AiiDA stores:

  • the profile configuration in the config.json file located in the .aiida folder. Typically located at ~/.aiida (see also Configure AiiDA).

  • files associated with nodes in the repository folder (one per profile). Typically located in the .aiida folder.

  • queryable metadata in the PostgreSQL database (one per profile).

All three components are required for the operation of AiiDA and should be backed up.

Repository backup (.aiida folder)

For small repositories back up the .aiida folder either by making a full copy or using tools for incremental backups like rsync.

For large repositories with more than 100k nodes, even incremental backups can take a significant amount of time. AiiDA provides a helper script that takes advantage of the AiiDA database in order to figure out which files have been added since your last backup. The instructions below explain how to use it:

  1. Configure your backup using verdi -p PROFILENAME devel configure-backup where PROFILENAME is the name of the AiiDA profile that should be backed up. | This will ask for information on:

    • The “backup folder”, where the backup configuration file will be placed. This defaults to a folder named backup_PROFILENAME in your .aiida directory.

    • The “destination folder”, where the files of the backup will be stored. This defaults to a subfolder of the backup folder but we strongly suggest to back up to a different drive (see note below).

    The configuration step creates two files in the “backup folder”: a backup_info.json configuration file (can also be edited manually) and a start_backup.py script.

    Note

    Using the same disk for your backup forgoes protection against the most common cause of data loss: disk failure. One simple option is to use a destination folder mounted over ssh.

    On Ubuntu, install sshfs using sudo apt-get install sshfs. Imagine you run your calculations on server_1 and would like to back up regularly to server_2. Mount a server_2 directory on server_1 using the following command on server_1:

    sshfs -o idmap=user -o rw [email protected]_2:/home/backup_user/backup_destination_dir/ /home/aiida_user/remote_backup_dir/
    

    Use gnome-session-properties in the terminal to add this line to the actions performed at start-up. Do not add it to your shell’s startup file (e.g. .bashrc) or your computer will complain that the mount point is not empty whenever you open a new terminal.

  2. Run the start_backup.py script in the “backup folder” to start the backup.

    This will back up all data added after the oldest_object_backedup date. It will only carry out a new backup every periodicity days, until a certain end date if specified (using end_date_of_backup or days_to_backup), see Configuration options below.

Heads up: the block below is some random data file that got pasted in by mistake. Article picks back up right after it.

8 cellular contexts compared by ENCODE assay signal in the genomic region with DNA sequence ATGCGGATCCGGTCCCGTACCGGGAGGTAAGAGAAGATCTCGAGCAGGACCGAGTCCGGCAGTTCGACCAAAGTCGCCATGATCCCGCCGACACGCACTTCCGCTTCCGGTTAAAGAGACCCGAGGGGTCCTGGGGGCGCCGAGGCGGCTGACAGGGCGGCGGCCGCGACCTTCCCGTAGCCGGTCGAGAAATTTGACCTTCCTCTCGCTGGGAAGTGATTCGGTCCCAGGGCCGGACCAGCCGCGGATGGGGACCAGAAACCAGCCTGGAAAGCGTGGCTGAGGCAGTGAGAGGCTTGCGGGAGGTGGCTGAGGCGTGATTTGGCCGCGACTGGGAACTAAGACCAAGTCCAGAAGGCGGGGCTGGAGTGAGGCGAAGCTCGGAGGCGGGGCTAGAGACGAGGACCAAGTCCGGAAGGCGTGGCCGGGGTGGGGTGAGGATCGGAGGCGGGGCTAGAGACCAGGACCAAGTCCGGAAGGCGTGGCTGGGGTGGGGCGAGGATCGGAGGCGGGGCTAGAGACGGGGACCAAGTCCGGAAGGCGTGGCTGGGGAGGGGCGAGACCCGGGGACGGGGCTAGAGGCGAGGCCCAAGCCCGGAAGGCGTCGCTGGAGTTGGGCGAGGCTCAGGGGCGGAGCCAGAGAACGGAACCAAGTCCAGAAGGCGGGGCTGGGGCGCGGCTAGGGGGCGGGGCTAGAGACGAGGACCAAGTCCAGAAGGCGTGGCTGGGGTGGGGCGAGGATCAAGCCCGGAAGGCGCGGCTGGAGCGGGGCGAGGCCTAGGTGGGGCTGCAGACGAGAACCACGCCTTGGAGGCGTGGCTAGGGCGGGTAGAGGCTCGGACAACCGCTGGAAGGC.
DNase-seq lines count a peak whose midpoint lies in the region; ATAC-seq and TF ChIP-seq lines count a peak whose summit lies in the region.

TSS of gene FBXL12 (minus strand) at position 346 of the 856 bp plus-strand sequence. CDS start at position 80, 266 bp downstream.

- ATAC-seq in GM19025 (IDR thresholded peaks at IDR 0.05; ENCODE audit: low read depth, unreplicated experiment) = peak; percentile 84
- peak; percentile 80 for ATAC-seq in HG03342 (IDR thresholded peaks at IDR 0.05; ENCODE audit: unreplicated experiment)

Once you’ve checked that it works, make sure to run the script periodically (e.g. using a daily cron job, see note below).

    Note

    On Ubuntu, you can set up a cron job using:

    sudo crontab -u USERNAME -e
    

    It will open an editor, where you can add a line of the form:

    00 03 * * * /home/USERNAME/.aiida/backup/start_backup.py 2>&1 | mail -s "Incremental backup of the repository" USER_EMAIL@domain.net
    

    or (if you need to backup a different profile than the default one):

    00 03 * * * verdi -p PROFILENAME run /home/USERNAME/.aiida/backup/start_backup.py 2>&1 | mail -s "Incremental backup of the repository" USER_EMAIL@domain.net
    

    This will launch the backup of the database every day at 3 AM (03:00), and send the output (or any error message) to the email address specified at the end (provided the mail command – from mailutils – is configured appropriately).

Finally, if you have a separate automatic backup of your home directory set up, do not forget to exclude the repository folder.

Configuration options

The configuration options in the backup_info.json are:

  • periodicity (in days):
    The backup runs periodically for a number of days defined in the periodicity variable. The purpose of this variable is to limit the backup to run only on a few number of days and therefore to limit the number of files that are backed up at every round.
    E.g. "periodicity": 2.
    Example: If you have files in the AiiDA repositories created in the past 30 days, and periodicity is 15, the first run will backup the files of the first 15 days; a second run of the script will backup the next 15 days, completing the backup (if it is run within the same day). Further runs will only backup newer files, if they are created.
  • oldest_object_backedup (timestamp or null):
    This is the timestamp of the oldest object that was backed up. If you are not aware of this value or if it is the first time you start a backup for this repository, then set this value to null. Then the script will search the creation date of the oldest Node object in the database and start the backup from that date.